Bitcoin (BTC) is a form of digital currency that runs on a distributed network of computers. You can’t hold bitcoins n your hand as you would with traditional currency.
Instead, bitcoin is created and held in digital form and relies on cryptography for security. Because it is a digital currency, bitcoin is pretty much like email for money.
Just like how you can create an email address to send, store, and receive messages, you can also create a bitcoin wallet to send, store, and receive money. And just like with email, all you need is a smartphone and an internet connection.
Bitcoin is a decentralized currency, meaning it is not controlled by a single entity (like a central bank). Nobody controls it.
It was the world’s first cryptocurrency with the first BTC block, known as the genesis block (or block 0), being mined on January 3, 2009.
The digital currency is referred to as bitcoin (with lower “b”) or simply BTC. It was created by a person (or group) under the pseudonym Satoshi Nakamoto.
The idea was to create a unique digital payment system that would permit borderless financial transactions to occur without the need for mediators like banks or governments.
The promise of Bitcoin is that it can become a global payment platform that is not in the control of any company, government, or special interest (other than the developers and miners of the Bitcoin community).
The bitcoin system is a collection of computers (also referred to as “nodes” or “miners”) that all run bitcoin’s code and store its blockchain. Metaphorically, a blockchain can be thought of as a collection of blocks. In each block is a collection of transactions. Because all the computers running the blockchain has the same list of blocks and transactions, and can transparently see these new blocks being filled with new bitcoin transactions, no one can cheat the system.
Anyone, whether they run a bitcoin “node” or not, can see these transactions occurring live. In order to achieve a nefarious act, a bad actor would need to operate 51% of the computing power that makes up bitcoin. Bitcoin has around 12,000 nodes, as of February 2021, and this number is growing, making such an attack quite unlikely.
But in the event that an attack was to happen, the bitcoin miners the people who take part in the bitcoin network with their computer would likely fork to a new blockchain making the effort the bad actor put forth to achieve the attack a waste.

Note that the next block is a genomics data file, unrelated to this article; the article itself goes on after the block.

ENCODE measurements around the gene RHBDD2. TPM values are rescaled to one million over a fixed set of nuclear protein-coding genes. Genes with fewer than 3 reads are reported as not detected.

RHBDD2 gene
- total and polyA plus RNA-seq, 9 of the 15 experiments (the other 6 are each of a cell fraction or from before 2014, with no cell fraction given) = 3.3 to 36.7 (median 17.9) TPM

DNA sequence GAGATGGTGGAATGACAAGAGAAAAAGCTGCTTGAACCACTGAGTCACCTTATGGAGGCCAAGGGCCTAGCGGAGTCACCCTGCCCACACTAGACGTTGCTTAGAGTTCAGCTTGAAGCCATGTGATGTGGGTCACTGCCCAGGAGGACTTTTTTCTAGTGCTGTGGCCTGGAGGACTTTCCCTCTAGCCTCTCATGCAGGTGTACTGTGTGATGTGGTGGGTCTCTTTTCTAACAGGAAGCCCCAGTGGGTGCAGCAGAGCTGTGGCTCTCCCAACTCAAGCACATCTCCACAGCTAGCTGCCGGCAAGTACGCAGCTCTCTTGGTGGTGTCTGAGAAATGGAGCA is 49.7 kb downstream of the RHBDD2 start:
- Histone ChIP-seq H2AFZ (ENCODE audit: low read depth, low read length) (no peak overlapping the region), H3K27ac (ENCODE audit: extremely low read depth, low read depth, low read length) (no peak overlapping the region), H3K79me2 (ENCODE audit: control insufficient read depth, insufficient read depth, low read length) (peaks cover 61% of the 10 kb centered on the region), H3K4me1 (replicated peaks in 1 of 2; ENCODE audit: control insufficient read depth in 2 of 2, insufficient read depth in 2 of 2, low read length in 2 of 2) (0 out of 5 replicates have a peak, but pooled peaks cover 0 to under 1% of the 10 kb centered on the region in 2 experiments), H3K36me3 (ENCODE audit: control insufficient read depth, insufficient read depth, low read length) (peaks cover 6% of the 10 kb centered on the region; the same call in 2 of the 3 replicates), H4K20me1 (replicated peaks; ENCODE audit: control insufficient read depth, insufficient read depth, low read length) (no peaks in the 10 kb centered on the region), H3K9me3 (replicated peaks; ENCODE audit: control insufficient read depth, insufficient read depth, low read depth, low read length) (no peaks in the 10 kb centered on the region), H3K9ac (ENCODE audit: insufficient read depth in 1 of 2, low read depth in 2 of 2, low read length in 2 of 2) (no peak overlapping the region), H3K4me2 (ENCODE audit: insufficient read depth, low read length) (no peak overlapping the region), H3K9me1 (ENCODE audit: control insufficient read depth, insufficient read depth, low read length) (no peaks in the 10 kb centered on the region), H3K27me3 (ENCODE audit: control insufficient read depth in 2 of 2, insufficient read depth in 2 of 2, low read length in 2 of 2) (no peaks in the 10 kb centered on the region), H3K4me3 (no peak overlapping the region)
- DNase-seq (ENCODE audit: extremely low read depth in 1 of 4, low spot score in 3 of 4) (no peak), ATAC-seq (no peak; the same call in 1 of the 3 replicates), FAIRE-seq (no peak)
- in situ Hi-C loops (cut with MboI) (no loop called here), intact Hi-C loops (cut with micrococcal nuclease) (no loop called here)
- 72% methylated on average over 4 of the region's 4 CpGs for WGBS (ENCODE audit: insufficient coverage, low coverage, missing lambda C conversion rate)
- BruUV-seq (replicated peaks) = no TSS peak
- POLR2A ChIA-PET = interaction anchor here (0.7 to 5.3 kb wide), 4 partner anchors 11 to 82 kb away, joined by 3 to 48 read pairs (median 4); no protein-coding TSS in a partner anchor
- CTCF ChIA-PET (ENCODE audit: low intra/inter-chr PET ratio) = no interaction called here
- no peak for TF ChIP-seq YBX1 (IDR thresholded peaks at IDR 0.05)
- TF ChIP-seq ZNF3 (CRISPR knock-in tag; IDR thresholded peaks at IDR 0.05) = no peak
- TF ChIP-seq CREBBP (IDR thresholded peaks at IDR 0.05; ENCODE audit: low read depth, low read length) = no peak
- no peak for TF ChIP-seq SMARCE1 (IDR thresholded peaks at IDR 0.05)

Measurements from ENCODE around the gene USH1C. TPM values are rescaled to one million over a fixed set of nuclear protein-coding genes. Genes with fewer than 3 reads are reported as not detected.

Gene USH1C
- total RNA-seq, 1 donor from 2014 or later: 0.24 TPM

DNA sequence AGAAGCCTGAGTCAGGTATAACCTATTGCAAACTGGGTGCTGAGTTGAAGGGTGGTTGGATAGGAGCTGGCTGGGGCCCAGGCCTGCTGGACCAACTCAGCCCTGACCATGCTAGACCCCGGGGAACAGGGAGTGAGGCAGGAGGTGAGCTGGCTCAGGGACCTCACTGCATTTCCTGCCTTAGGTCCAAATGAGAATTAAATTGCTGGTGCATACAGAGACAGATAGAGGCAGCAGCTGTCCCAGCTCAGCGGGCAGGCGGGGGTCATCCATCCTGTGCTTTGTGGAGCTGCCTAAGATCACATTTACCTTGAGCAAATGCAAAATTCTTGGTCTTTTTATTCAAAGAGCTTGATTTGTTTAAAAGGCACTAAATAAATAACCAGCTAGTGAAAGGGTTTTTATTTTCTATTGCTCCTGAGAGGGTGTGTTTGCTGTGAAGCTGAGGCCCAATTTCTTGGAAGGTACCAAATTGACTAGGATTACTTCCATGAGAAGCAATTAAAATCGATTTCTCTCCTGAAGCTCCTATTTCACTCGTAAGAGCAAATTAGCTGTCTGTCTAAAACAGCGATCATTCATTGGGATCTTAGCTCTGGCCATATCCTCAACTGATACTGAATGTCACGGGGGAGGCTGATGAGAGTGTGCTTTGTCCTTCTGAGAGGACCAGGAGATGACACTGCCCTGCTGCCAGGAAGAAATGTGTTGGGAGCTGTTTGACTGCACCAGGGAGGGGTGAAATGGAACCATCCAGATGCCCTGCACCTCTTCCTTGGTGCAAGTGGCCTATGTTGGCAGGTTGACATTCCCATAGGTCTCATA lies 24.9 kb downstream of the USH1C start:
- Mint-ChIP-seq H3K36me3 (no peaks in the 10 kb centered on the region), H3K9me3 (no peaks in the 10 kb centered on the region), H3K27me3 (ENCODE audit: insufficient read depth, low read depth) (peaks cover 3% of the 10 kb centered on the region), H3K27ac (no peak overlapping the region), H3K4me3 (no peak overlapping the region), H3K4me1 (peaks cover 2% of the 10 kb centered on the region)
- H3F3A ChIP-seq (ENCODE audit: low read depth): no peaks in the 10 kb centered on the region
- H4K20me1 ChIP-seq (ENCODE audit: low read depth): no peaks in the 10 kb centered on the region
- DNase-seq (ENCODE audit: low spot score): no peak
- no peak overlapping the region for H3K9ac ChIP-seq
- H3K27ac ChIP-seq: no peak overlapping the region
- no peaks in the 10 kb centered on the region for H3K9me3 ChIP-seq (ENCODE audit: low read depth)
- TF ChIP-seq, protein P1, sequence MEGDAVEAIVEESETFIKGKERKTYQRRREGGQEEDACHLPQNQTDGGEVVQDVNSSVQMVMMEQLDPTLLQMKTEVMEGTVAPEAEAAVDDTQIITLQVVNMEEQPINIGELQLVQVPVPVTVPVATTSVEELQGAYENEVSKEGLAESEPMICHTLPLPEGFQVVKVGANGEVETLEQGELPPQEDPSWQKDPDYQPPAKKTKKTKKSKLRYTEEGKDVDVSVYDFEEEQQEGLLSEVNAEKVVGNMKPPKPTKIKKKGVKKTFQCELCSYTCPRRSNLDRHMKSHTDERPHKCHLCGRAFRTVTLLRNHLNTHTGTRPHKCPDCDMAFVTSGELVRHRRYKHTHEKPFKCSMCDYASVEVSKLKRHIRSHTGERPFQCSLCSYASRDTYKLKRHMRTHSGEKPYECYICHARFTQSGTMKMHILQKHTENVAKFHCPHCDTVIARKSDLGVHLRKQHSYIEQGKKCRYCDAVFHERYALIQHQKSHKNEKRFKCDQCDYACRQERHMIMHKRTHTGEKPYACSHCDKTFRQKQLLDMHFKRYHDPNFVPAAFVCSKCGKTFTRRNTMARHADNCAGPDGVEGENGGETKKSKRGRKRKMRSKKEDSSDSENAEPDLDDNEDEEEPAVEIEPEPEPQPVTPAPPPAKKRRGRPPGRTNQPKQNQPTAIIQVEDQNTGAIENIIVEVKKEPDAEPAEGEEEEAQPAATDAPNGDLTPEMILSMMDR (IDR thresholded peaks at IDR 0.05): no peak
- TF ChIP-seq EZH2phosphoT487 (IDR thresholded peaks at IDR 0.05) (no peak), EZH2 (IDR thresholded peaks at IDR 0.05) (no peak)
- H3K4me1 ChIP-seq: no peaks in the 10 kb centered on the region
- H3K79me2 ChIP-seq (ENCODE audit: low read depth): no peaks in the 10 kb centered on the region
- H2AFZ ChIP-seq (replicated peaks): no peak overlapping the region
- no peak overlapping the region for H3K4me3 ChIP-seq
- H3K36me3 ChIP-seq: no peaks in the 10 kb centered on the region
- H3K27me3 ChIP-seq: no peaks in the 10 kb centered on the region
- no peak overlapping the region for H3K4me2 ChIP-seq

Balances of bitcoin tokens are kept using public and private “keys,” which are long strings of numbers and letters linked through the mathematical encryption algorithm that was used to create them. The public key (comparable to a bank account number) serves as the address which is published to the world and to which others may send bitcoins.
The private key (comparable to an ATM PIN) is meant to be a guarded secret and only used to authorize BTC transmissions. Bitcoin keys should not be confused with a bitcoin wallet, which is a physical or digital device that facilitates the trading of bitcoin and allows users to track ownership of coins.
Bitcoin is one of the first digital currencies to use peer-to-peer technology to facilitate instant payments. The independent individuals and companies who own the governing computing power and participate in the bitcoin network bitcoin “miners” are in charge of processing the transactions on the blockchain and are motivated by rewards (the release of new bitcoin) and transaction fees paid in bitcoin.
These miners can be thought of as the decentralized authority enforcing the credibility of the bitcoin network. New bitcoin is released to the miners at a fixed, but periodically declining rate. There is only 21 million bitcoin that can be mined in total. As of February 30, 2021, there are approximately 18,614,806 bitcoin in existence and 2,385,193 bitcoin left to be mined.
In this way, bitcoin other cryptocurrencies operate differently from fiat currency; in centralized banking systems, the currency is released at a rate matching the growth in goods; this system is intended to maintain price stability. A decentralized system, like bitcoin, sets the release rate ahead of time and according to an algorithm.
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